If you are a runner, you’ve heard of two of the most popular running shoe brands on the market: Brooks and ASICS. What is the difference between them? Why would a runner choose one over the other?
Although both Brooks and ASICS are known for their quality shoes and there’s a shoe for you made by either brand, they do offer distinct options and design. Understanding these differences will help you identify the best shoe for you.
Brooks puts a lot of effort into the technology in their shoes. Brooks shoes have a great overall fit and cushioned midsoles. They also have a different mentality for stability and have moved away from traditional support methods.
ASICS generally have a snug fit, especially in the midfoot and heel. They also use a classic medial post design in their stability shoes.
ASICS has broken their running shoes down into four categories: cushion, stability, compete, and trail. Brooks has four categories as well: cushion, energize, connect, and speed.
The main difference here is that Brooks has leading stability versions of each type of shoe (a cushioned stability shoe, energizing stability shoe, etc).
When you look at the layers that make up a shoe: the upper, insole, midsole, and outsole, the midsole is really what separates and defines these two brands.
Both ASICS and Brooks use OrthoLite sockliners in many of their shoes. These act as a moisture barrier between the foot and shoe and give a plush feel.
Here’s a deep dive into the general differences between the two lines to give you an idea of the right brand for you.
Shoe Construction and Fit
ASICS shoes have a snugger fit, while Brooks is known for a larger toe box. Brooks still recommends that you go up a half size compared to your normal dress shoe size.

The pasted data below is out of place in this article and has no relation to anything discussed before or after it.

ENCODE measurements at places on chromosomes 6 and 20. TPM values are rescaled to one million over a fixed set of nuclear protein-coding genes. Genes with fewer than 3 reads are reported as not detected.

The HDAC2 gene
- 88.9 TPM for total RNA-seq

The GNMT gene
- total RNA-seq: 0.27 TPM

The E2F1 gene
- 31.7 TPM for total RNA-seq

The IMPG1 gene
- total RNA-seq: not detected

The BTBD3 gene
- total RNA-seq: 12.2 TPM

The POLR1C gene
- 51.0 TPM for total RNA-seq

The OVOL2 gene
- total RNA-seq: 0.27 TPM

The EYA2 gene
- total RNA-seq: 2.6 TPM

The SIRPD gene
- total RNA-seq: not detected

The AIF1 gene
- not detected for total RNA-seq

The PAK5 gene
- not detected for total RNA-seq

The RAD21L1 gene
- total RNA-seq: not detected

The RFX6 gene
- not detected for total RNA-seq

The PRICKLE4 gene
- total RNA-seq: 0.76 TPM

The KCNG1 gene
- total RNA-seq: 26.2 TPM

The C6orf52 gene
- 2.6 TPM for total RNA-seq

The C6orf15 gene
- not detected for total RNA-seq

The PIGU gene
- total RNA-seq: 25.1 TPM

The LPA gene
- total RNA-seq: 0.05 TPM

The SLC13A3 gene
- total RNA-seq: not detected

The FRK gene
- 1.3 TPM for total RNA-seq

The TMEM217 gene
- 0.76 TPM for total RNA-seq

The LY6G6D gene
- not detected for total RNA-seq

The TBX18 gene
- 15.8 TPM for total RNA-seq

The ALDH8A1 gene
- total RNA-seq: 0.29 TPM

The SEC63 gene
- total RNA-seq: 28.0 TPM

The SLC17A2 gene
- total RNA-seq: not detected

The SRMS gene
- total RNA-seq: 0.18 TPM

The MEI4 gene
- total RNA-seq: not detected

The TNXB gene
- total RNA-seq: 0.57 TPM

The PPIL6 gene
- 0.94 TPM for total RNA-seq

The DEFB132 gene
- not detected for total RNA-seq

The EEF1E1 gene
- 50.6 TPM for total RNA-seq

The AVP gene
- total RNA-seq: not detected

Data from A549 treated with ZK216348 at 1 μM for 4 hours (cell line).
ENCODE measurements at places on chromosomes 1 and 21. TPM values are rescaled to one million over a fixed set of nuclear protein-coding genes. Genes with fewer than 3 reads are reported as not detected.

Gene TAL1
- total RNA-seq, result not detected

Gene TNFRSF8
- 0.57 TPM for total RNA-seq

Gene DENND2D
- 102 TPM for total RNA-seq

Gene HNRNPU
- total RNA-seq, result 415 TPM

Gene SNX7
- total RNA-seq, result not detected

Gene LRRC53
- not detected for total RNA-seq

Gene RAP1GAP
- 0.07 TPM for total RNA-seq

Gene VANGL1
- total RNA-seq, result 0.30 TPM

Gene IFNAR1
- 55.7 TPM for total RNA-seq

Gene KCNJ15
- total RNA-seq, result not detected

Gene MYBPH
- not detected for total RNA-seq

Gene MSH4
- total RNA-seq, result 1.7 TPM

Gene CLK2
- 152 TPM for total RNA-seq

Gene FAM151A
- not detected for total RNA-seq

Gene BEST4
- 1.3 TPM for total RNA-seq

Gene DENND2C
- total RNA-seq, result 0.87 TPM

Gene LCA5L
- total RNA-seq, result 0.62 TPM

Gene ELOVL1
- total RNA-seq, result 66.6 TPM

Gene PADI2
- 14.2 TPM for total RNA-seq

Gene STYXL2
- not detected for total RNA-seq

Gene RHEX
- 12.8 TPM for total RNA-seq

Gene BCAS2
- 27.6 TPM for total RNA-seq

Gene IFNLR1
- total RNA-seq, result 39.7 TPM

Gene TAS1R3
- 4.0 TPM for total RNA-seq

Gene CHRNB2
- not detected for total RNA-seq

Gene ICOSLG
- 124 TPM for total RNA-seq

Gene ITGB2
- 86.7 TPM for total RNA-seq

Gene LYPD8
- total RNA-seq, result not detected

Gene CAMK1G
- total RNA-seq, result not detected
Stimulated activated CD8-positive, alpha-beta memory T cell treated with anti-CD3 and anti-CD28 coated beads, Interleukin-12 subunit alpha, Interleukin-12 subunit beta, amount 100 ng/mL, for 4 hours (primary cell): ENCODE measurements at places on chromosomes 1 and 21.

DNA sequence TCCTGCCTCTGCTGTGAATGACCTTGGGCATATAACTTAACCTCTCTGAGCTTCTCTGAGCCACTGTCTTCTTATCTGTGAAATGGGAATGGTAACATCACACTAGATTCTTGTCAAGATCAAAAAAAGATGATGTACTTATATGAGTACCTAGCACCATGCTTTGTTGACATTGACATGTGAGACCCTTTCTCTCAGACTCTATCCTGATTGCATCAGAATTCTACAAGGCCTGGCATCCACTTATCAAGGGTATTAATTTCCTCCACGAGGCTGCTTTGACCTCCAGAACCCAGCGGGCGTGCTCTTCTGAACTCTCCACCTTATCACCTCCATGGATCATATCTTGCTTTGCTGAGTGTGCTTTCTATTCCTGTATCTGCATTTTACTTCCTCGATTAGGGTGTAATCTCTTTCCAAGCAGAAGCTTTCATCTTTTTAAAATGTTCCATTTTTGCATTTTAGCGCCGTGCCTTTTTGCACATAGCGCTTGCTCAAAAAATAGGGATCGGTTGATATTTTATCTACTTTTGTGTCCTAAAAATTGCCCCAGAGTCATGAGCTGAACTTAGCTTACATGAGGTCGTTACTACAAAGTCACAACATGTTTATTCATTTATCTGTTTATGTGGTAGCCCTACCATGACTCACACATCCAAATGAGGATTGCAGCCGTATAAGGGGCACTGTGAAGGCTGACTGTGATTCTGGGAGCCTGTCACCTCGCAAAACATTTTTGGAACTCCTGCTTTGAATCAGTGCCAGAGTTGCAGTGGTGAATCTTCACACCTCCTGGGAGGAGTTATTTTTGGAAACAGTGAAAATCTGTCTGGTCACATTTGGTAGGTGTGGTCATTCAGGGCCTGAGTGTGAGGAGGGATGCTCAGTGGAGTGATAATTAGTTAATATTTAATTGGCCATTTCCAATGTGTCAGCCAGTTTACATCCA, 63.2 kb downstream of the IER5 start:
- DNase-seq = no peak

ASICS generally fit tighter in the midfoot and heel. The unique FluidFit in ASICS shoes anchors your foot in place with elastic and non-elastic mesh. The 3D Fit print mesh is the equivalent in Brooks, supporting and hugging the feet, providing structure and keeping them locked in. The addition of engineered mesh on many of their shoes makes it difficult to find a Brooks shoe that isn’t breathable.
For runners with excessive pronation, ASICS shoes are straight. While if you’re looking for cushioning or a blend of cushioning and motion control as a neutral runner, the shape of the shoe is generally semi-curved.
You’ll find ASICS shoes classified into either cushioning for little support, structured cushioning for mild overpronators with a bit more support, and maximum support for severe overpronators.
Brooks makes two versions of most shoes. They create a model of each shoe that meets the needs of both stability and neutral runners. There used to be a huge difference between their stability and neutral running shoes, however over time the differences have shrunk.
Brooks has really focused on increased flexibility and weight reduction when it comes to their uppers. Most of the materials are stretchy and conform to your feet well, but are still durable.
Both companies are moving towards a sock-like or second-skin type of fit overall. The sock liners in both ASICS and Brooks models are super comfortable and combined with Brooks’ soft collars, you get an especially plush, comfortable fit for your entire foot and ankle.